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Earlier this week, Substack announced a major investment in the comics market in the form of new agreements with some of the biggest names in the medium at the moment. Among them was Eisner Award-winning writer Saladin Ahmed, best known in the comics world for his work on Marvel titles like Black Bolt, Ms. Marvel, and Miles Morales: Spider-Man.
As part of the wave of Substack announcements, Ahmed revealed that his own Substack would serve as the home base of Copper Bottle, the "first home" for his upcoming creator-owned comics projects, and what he dubbed in his announcement "the biggest project of my professional life."
"I'd been looking to create a centralized home for my creator owned work for a while, and the question was just where that would be," Ahmed told SYFY WIRE when asked why he chose Substack as his new creator-owned home. "Somewhat out of the blue, Substack offered a platform for Copper Bottle on terms that were remarkable [with regard to] freedom, ownership, and support. It was no-brainer."
Ahmed's launch of Copper Bottle arrived alongside similar creator-owned announcements from Batman writer James Tynion IV (who's leaving DC Comics to pursue more creator-owned projects), X-Men writer Jonathan Hickman (who's co-creating an entire "concept universe" via a Substack platform) and more, creating a high-profile shift in the ways in which top creators are pursuing their own stories outside of traditional publishing. Though each creative team will ultimately take their own approach, there's a single concept uniting them all: Build a subscriber base, and give them the comics they want directly in their inbox on a regular basis for a monthly fee.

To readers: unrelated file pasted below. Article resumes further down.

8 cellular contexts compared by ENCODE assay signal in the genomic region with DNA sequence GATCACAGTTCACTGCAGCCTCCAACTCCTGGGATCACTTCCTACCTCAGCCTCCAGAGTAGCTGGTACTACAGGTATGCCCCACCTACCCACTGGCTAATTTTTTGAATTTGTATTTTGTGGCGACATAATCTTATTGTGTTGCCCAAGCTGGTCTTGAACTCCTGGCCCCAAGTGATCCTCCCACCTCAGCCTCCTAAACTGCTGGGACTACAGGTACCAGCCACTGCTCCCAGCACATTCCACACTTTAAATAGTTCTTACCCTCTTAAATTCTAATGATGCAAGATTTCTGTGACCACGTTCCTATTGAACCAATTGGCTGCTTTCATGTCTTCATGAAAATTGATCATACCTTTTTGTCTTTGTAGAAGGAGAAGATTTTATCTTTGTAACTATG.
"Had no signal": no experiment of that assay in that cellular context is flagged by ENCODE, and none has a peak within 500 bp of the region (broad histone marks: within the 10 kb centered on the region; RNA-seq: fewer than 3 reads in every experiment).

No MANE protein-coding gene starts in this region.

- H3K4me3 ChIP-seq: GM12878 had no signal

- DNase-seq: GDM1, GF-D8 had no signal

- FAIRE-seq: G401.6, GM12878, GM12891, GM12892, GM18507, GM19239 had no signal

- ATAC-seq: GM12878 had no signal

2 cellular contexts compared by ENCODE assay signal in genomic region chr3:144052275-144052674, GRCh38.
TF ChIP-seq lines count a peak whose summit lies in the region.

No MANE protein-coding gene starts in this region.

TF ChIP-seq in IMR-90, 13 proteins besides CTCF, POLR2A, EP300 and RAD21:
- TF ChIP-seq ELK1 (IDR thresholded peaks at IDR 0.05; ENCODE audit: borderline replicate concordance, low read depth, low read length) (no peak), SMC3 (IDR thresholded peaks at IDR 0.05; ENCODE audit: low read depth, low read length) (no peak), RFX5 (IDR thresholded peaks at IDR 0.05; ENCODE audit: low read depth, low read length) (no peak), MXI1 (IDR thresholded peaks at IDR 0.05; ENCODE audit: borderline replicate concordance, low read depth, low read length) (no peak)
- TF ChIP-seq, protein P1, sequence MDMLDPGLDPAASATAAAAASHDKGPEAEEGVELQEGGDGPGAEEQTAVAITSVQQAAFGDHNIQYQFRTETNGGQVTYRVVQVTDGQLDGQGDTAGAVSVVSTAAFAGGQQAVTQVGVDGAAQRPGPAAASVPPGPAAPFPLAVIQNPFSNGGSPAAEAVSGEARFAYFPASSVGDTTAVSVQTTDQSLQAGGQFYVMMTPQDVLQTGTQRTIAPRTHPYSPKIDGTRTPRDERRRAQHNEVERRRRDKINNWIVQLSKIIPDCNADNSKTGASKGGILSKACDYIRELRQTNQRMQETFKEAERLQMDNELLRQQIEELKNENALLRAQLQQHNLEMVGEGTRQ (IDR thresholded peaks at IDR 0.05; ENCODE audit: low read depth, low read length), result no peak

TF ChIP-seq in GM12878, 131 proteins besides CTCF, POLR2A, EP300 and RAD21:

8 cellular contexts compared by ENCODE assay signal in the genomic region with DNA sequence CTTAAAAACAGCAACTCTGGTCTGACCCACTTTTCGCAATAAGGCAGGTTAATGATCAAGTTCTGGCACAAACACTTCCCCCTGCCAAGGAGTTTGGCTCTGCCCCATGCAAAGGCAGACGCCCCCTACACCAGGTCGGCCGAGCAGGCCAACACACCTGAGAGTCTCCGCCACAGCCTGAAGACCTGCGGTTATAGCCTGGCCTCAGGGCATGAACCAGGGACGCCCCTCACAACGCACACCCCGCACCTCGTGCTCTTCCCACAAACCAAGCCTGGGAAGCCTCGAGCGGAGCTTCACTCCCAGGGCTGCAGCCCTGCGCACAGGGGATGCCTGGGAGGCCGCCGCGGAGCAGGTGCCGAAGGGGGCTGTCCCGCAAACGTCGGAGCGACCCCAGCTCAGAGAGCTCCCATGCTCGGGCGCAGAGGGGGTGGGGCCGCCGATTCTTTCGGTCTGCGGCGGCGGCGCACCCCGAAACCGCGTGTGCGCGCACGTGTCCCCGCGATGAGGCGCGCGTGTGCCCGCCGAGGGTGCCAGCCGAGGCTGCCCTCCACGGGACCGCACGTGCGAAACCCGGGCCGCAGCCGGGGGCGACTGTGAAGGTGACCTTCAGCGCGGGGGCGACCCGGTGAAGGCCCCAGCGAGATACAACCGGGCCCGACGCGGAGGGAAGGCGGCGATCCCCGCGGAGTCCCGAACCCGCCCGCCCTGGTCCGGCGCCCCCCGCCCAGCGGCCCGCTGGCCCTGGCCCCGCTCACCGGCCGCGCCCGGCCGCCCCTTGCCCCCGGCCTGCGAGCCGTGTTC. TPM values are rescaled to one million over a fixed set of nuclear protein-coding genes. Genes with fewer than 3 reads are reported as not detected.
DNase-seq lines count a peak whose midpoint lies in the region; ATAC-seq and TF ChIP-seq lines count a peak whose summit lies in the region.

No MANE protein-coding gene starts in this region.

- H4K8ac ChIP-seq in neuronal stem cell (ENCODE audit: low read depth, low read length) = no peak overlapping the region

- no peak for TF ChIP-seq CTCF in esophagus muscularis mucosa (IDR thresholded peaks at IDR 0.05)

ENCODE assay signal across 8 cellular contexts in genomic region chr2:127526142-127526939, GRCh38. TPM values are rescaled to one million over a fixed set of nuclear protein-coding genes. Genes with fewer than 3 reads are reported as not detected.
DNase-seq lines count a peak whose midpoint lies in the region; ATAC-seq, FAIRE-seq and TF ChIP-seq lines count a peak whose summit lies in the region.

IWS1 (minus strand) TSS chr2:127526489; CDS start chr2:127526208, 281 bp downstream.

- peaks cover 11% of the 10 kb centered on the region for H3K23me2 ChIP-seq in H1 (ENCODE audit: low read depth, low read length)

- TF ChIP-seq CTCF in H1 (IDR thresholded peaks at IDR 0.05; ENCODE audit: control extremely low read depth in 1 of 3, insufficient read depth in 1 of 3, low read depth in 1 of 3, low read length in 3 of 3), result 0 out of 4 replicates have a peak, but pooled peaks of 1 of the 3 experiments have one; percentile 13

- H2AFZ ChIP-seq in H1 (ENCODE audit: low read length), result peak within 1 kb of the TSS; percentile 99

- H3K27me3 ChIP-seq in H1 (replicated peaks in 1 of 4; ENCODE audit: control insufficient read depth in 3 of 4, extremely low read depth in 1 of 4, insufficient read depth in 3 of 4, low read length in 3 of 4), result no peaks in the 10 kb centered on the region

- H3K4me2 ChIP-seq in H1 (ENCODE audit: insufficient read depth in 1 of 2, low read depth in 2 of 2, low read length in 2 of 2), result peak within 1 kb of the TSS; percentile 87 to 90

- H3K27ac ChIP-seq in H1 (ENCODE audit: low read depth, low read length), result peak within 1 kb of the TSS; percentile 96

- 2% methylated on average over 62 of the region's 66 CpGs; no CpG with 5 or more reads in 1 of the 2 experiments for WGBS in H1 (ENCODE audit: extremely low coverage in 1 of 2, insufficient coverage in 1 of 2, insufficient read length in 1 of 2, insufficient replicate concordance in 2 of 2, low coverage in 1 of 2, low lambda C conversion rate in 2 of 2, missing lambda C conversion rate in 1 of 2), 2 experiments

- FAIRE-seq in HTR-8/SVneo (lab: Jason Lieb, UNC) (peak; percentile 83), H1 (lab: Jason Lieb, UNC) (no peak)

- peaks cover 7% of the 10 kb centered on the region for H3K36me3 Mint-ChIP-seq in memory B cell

"There will be more detail on this in the days to come, but essentially paid subscribers to Copper Bottle will receive weekly drops of comics directly in their inbox, readable right in their email browser," Ahmed said of his own comics plans on the platform. "If they prefer, they will be able to read the comics directly on the site. The format is definitely making me think in exciting and new-to-me ways not only about issue breaks, but about everything from page turns to panel count!"
The new format and new delivery system beings, for Ahmed and artist Dave Acosta, with Terrorwar, a new sci-fi comic set in a rough, futuristic environment known as Blue City. In his initial announcement for the book, Ahmed described Blue City as a place where every culture on the planet is "mashed together into the last livable place on Earth," creating a wild melting pot of cultures, but also a city rife with inequality.
It's into this rough and tumble future city that the Terrors, creatures that might be aliens or might be something worse, emerge, threatening everything the people of Blue City have struggled to preserve. The Terrors are deadly, and they're made deadlier because almost no one can hear them coming except for a few people with the gift to sense their presence. Terrorwar will follow one of those gifted people, a "Terrorfighter" named Muhammad Cho, as he fights to save Blue City and "kill your fears."